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  2. Disagree! Work is fabulous as it pays for adventures! 😉 And most of the time it is really interesting….and the adventures give me the energy to get back to work to fund more adventures!! A wonderfully vicious cycle!! Have a great day and happy adventuring! Mel

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  3. Looks good Mel. I have found most albergues have a hidden supply of blankets in a cupboard if you ask. I carry a very light weight sleeping bag I picked up at REI a few years ago. I also carry a smaller lighter pack now. My gear weight was 15 Lbs. this year. So you are doing Everest and Camino in 2020? What about the planned reunion Ester is suggesting?? This time next week we will be home. David

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    >

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  4. Thanks for the intel. I would like to avoid carrying a sleeping bag if I could, but I was just thinking that the higher altitudes may be colder, especially on the San Salvador and the Primitivo. I remember Lue, yourself and I had some cold nights on the via de la Plata when I wore every piece of clothing I owned!! 🙂 I guess I will make my mind up closer to the time. You are amazing to be able to carry such a light pack. I doubt I will ever get down to that level. Yes, Everest Base Camp in March and Camino in May/June. I am a very lucky duck. Nope won’t make the reunion tour, but I will be thinking of you all! Melx

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  5. That is a well planned out Camino! I really don’t recall the Camino Madrid’s climbs being too tough (and I have mild emphysema). I do remember coming down into Segovia being a rough day with all of the boulders. Your average daily distance is pretty impressive. I know you will have a wonderful adventure. Melanie, the intrepid pilgrim!

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    1. Thanks for the tip about the descent into Segovia. That will be the first of a few long days and I am hoping the Spring weather will make for long and easy walking days. Not sure about being intrepid, but then I do have some pretty inspiring Canadian role models! Melx

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  6. Oh my God. Sixteen miles a day for a month, with only two rest days?! You’re a beast!! I’m fit but that would destroy me. I remember the day we watched the Tour de France in person. Between a very short morning run and the walking up and down the mountain to get to our Tour observation point, I think we put in 14 miles that day and I was absolutely shattered by the end of it. I’m super impressed.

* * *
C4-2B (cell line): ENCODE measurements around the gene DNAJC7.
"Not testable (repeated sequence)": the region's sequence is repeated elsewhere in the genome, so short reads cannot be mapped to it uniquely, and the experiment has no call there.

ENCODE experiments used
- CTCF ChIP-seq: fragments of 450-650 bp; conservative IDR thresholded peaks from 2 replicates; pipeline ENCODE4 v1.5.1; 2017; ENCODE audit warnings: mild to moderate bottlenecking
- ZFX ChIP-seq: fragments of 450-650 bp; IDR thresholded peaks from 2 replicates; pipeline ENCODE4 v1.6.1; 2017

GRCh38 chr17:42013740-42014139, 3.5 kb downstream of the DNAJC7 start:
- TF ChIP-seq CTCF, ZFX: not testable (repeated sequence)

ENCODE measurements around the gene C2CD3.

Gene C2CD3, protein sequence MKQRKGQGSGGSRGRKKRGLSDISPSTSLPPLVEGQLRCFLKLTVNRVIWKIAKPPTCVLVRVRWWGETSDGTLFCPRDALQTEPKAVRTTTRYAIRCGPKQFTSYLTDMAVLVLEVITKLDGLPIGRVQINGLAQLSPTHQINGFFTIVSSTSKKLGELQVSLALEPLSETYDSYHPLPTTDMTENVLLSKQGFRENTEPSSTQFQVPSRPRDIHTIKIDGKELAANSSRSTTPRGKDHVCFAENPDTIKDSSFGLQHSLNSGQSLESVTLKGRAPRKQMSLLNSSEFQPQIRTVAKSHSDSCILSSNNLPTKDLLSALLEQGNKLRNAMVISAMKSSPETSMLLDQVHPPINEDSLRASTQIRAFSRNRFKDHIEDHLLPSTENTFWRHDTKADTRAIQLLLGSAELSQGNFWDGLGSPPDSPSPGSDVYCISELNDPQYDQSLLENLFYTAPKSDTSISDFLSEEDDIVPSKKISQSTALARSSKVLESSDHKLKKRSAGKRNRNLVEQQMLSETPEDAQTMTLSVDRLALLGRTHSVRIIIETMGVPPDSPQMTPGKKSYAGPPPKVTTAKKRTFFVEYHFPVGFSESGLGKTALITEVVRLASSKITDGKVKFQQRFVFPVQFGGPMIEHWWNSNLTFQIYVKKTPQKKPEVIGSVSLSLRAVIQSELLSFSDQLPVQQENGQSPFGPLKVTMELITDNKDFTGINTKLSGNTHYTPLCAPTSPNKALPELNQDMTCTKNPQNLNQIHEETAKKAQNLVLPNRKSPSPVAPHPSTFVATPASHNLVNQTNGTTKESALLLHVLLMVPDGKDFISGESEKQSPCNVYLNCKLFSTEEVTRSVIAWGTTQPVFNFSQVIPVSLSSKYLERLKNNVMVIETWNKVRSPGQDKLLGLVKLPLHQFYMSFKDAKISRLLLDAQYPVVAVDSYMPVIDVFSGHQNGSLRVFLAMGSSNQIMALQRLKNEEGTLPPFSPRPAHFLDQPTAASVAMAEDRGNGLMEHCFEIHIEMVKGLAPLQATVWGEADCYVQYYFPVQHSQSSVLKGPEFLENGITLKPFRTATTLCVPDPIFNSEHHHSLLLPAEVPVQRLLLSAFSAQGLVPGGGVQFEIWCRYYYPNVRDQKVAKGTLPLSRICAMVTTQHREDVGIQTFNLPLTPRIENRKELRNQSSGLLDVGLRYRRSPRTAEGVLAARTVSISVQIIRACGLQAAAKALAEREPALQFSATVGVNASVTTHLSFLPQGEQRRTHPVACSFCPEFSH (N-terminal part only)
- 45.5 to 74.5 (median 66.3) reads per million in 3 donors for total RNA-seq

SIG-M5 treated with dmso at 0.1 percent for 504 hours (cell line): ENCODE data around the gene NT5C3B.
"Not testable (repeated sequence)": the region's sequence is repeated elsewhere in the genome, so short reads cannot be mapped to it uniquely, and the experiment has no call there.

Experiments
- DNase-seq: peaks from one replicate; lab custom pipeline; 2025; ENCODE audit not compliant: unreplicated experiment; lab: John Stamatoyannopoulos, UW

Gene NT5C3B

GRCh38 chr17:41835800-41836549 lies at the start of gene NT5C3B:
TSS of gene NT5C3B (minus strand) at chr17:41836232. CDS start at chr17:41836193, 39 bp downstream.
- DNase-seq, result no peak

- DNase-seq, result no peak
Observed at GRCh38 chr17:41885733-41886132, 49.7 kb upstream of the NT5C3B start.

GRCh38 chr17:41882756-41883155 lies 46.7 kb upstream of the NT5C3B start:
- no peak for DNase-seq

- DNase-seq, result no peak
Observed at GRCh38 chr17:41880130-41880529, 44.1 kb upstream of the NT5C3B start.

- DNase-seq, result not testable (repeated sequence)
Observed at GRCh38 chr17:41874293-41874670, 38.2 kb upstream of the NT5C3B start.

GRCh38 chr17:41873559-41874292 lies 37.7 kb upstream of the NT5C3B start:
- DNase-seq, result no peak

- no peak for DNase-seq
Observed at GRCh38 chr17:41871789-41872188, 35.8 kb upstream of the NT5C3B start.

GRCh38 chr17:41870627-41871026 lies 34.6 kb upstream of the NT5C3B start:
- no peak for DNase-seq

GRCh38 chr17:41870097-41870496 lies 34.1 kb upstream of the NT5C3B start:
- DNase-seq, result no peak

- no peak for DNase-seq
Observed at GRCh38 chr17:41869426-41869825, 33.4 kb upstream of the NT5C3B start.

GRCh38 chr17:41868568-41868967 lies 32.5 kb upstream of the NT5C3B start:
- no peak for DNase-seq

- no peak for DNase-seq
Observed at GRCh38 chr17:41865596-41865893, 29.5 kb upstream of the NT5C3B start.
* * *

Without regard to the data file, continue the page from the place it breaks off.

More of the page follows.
Out of curiosity, is this a religious thing for most people nowadays like it was in times past, or do people mostly do it now for the challenge? I’ve only started hearing about caminos being done in modern times through the blogs, and I’ve always wondered.

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    1. It is quite amazing how the body adapts. I am a VERY casual exerciser at home, but ramp up the training before I go complete with backpack and boots. The first week on the Way is always a combination of excitement and shock as my body gets used to the daily routine, but after that, life is good. Yes, I am tired at the end of each day, but a big sleep and good food kick starts me into a new day.

      The motivation for walking a camino is as varied as the +250 000 people who walk one of the various caminos each year. You do meet people who are genuinely doing it for religious reasons and call in to all the churches along the way. Often they have an open end plane ticket which allows them to walk at a very gentle pace and truly savour every step. Other people love the history and culture, for others it is another adventure to knock off their To Do list.

      When we did the Camino Frances in 2013 we met a wonderful German man (74yrs old). He had a very strong faith and was deeply religious, but did not force it on anyone else. Over dinner he explained that he was walking to commemorate the death of his wife. They had walked the camino together 10 years previously and she had passed away 1 year ago. Every day he walked he would read his journal that he wrote 10 years ago and visit a church to light a candle for her. Such a wonderful, gentle man and his story and devotion still gives me goose bumps.

      I am not a religious person and yet I love these pilgrim routes. It is something to do with the sense of walking in the steps of thousands of other people over thousands of years. I love the history, the architecture, learning a new language and meeting a vast array of new and interesting people. Add to that that I find the daily walking quite meditative and liberating. My whole world is on my back (yes, tough at the end of a long day), but just so simple. Find food, a bed, shower, beer, more food and then get up and do it all again the next day.

      I also get eat everything and anything I want and still manage to lose about 5kgs each time! What is not to love!

      Apologies for the long-winded reply! You get that with camino-bores like me!! Have a good day, Maggie, Melx

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      1. I really appreciate the detail. In fact, you could just copy and past this reply and you’ve pretty much got yourself an awesome blog post! That’s a wonderful story about that man commemorating his wife with his walking. I can tell by what you wrote that you truly love doing these, so I’m happy that you’ve got another one in the offing. Looking forward to reading about it. By the way, we spent all day yesterday watching the Ironman World Championship on TV (this is an annual event for us). Congrats on the 3rd place finish by Aussie Sarah Crowley. Watching this event gives me a chance to hear your wonderful dialect, as one of the main announcers/commentators is Australian.

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        1. Yes, I truly do love long-distance walking. Isn’t it funny how we discover our passions later in life? Before 2013 I hadn’t done anything remotely like this and then we walked the Frances and went from zero to addiction in about 31 days! 😉 Have a great day, mate! Melx

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  7. Yes, lots of training including walking in my boots and loading up my backpack. It still comes as a shock though to do it day after day, and my body goes “WHAT???? You want me to do this EVERYDAY???!!” After about a week though it becomes the new normal. Buen camino! Mel